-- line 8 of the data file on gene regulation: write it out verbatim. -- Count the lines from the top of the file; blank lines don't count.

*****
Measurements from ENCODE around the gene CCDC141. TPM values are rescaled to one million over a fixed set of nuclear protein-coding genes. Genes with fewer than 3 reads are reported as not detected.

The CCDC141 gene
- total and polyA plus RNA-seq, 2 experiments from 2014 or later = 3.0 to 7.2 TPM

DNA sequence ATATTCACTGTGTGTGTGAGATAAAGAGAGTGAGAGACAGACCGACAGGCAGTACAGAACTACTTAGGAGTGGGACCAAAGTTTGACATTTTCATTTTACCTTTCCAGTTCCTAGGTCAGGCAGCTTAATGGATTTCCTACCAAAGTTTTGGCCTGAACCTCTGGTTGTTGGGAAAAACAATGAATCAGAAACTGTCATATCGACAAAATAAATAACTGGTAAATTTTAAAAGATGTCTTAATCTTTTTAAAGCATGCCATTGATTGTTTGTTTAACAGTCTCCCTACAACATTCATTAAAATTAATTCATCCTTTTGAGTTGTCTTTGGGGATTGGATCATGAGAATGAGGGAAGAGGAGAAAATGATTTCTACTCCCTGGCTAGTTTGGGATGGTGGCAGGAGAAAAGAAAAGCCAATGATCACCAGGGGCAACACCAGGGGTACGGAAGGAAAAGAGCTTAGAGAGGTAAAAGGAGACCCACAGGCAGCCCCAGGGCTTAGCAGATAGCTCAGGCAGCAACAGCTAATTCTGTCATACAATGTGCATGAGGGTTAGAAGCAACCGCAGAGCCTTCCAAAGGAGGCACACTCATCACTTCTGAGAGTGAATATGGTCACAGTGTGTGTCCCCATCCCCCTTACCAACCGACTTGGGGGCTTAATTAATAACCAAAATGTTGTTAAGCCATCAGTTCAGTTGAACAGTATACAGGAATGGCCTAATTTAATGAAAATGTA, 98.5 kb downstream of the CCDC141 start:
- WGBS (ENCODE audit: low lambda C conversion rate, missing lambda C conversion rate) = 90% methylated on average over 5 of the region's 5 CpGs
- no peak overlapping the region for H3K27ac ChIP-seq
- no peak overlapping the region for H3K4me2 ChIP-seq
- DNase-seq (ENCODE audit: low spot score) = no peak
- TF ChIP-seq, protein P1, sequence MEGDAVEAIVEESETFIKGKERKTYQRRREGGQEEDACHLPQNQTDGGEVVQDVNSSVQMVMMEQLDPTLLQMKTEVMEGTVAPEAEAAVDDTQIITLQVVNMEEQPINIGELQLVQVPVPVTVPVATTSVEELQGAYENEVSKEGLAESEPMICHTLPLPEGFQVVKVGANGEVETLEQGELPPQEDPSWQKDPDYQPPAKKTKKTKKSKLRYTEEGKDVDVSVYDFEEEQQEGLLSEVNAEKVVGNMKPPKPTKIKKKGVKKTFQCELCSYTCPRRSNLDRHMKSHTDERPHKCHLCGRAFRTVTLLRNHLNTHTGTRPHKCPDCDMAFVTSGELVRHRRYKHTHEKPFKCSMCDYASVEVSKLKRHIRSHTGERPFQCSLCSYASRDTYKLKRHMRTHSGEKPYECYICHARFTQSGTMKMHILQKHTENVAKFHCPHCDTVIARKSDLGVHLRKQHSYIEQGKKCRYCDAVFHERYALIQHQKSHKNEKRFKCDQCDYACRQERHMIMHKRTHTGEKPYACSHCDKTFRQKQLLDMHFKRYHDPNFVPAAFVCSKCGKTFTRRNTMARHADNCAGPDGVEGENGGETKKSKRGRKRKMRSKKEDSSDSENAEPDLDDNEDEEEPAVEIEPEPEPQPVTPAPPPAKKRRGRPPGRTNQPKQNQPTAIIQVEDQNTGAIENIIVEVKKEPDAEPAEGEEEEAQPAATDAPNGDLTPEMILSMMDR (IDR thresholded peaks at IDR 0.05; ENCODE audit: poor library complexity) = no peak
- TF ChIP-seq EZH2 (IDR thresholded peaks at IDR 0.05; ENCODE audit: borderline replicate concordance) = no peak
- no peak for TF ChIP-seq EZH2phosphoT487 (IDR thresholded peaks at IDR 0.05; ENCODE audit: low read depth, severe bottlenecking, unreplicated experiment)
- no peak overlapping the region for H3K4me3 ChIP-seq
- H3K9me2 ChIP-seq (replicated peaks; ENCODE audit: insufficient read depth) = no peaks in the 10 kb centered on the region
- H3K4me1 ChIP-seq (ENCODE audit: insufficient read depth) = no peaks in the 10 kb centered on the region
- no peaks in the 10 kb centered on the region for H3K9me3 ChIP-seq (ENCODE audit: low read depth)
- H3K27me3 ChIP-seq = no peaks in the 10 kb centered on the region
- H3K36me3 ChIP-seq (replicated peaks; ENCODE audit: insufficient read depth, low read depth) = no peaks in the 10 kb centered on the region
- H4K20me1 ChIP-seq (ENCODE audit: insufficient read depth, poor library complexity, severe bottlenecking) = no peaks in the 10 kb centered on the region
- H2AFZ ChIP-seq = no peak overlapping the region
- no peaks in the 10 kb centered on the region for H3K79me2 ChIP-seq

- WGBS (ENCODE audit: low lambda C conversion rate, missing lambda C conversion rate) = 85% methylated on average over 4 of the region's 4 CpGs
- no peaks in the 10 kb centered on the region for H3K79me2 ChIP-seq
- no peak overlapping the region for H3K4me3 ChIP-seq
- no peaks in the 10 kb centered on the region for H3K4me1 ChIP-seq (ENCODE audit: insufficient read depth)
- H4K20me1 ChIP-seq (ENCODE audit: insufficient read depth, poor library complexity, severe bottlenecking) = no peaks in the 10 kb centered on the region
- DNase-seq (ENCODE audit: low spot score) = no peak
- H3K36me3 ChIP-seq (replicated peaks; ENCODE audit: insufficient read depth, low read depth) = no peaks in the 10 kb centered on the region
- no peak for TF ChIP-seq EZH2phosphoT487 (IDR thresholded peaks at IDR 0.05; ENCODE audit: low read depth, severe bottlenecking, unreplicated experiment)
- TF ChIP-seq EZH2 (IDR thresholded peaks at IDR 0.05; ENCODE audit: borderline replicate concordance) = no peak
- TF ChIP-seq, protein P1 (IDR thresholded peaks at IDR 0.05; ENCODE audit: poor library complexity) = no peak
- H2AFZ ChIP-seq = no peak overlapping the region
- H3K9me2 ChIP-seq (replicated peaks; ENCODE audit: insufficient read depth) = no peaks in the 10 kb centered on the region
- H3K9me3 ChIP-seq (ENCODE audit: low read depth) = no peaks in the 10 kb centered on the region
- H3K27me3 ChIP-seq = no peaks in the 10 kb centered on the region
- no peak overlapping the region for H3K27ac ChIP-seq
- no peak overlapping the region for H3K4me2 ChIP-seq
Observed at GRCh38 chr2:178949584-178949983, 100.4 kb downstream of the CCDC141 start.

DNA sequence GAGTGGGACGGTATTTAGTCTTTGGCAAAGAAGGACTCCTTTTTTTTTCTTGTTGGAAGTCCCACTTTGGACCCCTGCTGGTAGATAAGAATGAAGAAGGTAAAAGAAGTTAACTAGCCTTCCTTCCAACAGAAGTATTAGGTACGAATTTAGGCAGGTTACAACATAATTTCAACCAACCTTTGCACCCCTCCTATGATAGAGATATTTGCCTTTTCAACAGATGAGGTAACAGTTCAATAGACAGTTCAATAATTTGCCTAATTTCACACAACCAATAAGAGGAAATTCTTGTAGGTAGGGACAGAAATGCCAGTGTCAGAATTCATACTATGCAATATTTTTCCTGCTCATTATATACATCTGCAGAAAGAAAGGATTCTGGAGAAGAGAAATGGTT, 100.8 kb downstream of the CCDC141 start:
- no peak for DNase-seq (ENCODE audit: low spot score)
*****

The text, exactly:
- DNase-seq (ENCODE audit: low spot score) = no peak